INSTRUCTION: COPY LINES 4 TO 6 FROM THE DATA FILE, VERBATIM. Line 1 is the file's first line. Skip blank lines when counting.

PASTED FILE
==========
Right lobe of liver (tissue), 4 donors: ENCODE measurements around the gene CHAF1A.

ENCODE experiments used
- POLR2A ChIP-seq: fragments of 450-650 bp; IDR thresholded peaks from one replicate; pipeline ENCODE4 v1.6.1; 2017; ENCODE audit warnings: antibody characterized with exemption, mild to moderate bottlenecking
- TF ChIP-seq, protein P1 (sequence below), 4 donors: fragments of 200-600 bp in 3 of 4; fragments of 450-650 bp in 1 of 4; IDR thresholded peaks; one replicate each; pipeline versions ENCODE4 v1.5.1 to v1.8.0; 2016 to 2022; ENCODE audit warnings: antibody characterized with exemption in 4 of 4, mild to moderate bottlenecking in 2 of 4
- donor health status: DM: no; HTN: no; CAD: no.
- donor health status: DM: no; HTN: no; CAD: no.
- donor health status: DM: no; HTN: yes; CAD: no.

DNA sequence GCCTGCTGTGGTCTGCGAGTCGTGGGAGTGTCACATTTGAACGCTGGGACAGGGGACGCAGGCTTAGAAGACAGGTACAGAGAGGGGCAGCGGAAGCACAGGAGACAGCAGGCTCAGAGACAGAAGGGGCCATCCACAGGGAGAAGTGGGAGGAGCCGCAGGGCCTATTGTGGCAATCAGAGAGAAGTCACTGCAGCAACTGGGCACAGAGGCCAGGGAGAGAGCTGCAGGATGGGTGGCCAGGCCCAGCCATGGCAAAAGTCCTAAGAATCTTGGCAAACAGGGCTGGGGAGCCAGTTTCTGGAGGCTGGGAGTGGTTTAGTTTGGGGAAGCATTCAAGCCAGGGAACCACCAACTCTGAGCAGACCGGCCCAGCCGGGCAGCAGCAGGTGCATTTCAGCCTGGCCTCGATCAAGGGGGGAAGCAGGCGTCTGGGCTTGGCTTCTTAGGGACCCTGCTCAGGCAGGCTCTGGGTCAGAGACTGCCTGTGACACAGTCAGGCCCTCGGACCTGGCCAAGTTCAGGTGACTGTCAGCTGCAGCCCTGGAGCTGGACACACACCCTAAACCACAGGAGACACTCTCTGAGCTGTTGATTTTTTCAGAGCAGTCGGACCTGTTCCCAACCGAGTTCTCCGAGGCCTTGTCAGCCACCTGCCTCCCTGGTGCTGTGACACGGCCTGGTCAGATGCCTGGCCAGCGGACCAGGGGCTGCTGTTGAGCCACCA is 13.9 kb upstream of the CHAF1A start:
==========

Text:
- TF ChIP-seq, protein P1 (sequence below), 4 donors: fragments of 200-600 bp in 3 of 4; fragments of 450-650 bp in 1 of 4; IDR thresholded peaks; one replicate each; pipeline versions ENCODE4 v1.5.1 to v1.8.0; 2016 to 2022; ENCODE audit warnings: antibody characterized with exemption in 4 of 4, mild to moderate bottlenecking in 2 of 4
- donor health status: DM: no; HTN: no; CAD: no.
- donor health status: DM: no; HTN: no; CAD: no.